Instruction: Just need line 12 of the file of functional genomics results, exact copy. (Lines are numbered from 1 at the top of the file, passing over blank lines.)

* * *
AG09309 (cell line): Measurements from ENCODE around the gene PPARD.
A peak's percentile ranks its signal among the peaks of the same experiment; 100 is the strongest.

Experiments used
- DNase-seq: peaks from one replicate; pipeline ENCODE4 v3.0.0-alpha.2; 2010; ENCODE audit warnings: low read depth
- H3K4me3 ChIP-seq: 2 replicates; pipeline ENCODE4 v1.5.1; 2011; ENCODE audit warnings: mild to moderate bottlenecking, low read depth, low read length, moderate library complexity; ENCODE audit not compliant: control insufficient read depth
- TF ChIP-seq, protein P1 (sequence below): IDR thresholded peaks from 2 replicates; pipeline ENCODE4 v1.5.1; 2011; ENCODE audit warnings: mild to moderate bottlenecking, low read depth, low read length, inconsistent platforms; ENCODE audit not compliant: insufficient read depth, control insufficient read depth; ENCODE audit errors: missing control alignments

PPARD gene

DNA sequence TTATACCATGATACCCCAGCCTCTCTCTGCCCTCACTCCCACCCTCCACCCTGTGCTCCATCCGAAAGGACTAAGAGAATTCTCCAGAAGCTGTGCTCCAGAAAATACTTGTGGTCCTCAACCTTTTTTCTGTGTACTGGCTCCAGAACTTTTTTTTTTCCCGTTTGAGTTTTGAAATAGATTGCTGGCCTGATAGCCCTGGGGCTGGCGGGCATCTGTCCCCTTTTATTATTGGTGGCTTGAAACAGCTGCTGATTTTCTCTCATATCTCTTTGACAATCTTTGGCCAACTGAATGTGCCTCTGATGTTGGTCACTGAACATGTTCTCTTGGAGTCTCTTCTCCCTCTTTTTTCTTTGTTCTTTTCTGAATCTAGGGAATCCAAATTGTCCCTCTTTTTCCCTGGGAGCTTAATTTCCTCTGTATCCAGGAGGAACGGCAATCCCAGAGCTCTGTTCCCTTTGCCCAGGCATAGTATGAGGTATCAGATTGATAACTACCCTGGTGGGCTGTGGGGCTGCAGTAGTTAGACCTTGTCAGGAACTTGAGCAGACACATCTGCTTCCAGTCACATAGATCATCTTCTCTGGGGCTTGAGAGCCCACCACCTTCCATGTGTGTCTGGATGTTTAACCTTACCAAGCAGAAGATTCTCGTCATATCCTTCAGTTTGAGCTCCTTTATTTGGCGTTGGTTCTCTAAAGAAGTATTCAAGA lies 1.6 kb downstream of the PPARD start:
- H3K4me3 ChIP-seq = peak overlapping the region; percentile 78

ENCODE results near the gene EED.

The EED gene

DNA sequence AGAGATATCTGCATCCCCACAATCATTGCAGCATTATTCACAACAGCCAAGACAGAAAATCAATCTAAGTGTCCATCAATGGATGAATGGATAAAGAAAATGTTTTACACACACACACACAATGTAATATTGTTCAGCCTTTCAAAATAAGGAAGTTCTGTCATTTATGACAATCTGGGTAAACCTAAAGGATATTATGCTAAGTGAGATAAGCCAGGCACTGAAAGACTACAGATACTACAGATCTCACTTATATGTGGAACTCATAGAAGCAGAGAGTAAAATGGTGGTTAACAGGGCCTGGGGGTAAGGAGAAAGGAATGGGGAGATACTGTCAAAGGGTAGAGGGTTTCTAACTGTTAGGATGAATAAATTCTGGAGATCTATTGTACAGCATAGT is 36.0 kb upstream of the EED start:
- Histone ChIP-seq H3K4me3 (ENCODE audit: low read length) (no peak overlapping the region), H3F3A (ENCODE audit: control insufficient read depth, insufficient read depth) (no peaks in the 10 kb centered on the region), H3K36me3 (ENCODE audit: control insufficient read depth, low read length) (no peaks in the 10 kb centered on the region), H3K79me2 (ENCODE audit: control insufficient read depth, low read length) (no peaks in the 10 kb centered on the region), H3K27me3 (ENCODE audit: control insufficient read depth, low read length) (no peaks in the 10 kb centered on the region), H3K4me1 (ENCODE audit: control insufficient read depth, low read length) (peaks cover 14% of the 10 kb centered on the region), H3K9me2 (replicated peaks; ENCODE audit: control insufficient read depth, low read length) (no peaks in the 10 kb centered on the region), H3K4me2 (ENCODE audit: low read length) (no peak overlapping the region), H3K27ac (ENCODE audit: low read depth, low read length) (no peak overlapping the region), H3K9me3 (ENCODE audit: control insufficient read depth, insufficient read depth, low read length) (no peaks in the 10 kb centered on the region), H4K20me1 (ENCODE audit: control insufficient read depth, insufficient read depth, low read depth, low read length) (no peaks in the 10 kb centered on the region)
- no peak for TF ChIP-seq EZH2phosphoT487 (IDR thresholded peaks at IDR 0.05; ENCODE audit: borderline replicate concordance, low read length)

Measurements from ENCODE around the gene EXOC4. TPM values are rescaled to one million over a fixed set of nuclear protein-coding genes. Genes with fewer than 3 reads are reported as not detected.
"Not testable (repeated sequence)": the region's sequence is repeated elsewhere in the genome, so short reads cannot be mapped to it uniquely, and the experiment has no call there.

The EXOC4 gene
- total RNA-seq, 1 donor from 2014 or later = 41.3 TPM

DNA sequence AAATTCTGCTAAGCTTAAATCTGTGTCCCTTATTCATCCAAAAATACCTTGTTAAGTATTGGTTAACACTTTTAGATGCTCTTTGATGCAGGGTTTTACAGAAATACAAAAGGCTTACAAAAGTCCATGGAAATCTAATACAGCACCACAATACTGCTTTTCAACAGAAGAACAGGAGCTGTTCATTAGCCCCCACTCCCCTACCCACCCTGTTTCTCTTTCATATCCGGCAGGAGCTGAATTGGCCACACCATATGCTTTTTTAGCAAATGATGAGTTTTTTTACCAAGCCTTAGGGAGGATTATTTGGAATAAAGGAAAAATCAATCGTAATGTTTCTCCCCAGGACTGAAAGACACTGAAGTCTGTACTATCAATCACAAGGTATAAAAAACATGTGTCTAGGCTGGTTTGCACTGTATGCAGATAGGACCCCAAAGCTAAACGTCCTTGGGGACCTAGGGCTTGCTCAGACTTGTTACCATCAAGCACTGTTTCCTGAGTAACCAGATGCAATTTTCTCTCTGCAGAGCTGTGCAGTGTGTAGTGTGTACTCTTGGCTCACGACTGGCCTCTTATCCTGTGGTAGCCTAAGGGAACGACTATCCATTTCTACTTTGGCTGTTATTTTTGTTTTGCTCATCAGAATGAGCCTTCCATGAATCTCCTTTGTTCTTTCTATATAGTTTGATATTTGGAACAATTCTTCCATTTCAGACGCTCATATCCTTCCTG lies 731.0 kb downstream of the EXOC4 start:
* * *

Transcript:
DNA sequence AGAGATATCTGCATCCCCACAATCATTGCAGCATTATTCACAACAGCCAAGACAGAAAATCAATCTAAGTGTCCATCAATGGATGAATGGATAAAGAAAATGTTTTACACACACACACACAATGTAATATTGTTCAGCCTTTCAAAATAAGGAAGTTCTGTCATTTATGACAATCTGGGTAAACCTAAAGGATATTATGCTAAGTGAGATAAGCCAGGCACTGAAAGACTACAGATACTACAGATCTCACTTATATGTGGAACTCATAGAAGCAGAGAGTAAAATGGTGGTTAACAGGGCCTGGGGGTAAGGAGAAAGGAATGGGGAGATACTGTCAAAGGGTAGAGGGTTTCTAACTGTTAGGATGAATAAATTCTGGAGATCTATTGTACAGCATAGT is 36.0 kb upstream of the EED start: